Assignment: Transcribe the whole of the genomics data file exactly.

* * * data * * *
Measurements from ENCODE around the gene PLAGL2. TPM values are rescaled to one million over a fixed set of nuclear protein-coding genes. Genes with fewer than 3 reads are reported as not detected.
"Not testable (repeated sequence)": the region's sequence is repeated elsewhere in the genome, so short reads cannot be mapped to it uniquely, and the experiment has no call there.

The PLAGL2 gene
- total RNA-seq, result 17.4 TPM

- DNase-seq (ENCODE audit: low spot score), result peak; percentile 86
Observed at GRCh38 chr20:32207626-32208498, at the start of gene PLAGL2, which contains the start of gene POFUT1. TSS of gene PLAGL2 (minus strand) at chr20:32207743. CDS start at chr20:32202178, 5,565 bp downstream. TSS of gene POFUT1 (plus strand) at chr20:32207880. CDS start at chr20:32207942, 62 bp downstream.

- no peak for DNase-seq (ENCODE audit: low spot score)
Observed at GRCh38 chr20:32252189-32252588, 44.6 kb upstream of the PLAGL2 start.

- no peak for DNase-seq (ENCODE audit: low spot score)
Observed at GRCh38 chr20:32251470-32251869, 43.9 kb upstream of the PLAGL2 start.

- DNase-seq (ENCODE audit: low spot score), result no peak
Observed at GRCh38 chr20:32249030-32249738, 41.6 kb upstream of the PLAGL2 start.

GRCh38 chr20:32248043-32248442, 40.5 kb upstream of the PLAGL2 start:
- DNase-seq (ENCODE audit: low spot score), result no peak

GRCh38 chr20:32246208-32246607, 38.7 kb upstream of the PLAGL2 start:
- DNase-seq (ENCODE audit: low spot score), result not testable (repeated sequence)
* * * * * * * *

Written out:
Measurements from ENCODE around the gene PLAGL2. TPM values are rescaled to one million over a fixed set of nuclear protein-coding genes. Genes with fewer than 3 reads are reported as not detected.
"Not testable (repeated sequence)": the region's sequence is repeated elsewhere in the genome, so short reads cannot be mapped to it uniquely, and the experiment has no call there.

The PLAGL2 gene
- total RNA-seq, result 17.4 TPM

- DNase-seq (ENCODE audit: low spot score), result peak; percentile 86
Observed at GRCh38 chr20:32207626-32208498, at the start of gene PLAGL2, which contains the start of gene POFUT1. TSS of gene PLAGL2 (minus strand) at chr20:32207743. CDS start at chr20:32202178, 5,565 bp downstream. TSS of gene POFUT1 (plus strand) at chr20:32207880. CDS start at chr20:32207942, 62 bp downstream.

- no peak for DNase-seq (ENCODE audit: low spot score)
Observed at GRCh38 chr20:32252189-32252588, 44.6 kb upstream of the PLAGL2 start.

- no peak for DNase-seq (ENCODE audit: low spot score)
Observed at GRCh38 chr20:32251470-32251869, 43.9 kb upstream of the PLAGL2 start.

- DNase-seq (ENCODE audit: low spot score), result no peak
Observed at GRCh38 chr20:32249030-32249738, 41.6 kb upstream of the PLAGL2 start.

GRCh38 chr20:32248043-32248442, 40.5 kb upstream of the PLAGL2 start:
- DNase-seq (ENCODE audit: low spot score), result no peak

GRCh38 chr20:32246208-32246607, 38.7 kb upstream of the PLAGL2 start:
- DNase-seq (ENCODE audit: low spot score), result not testable (repeated sequence)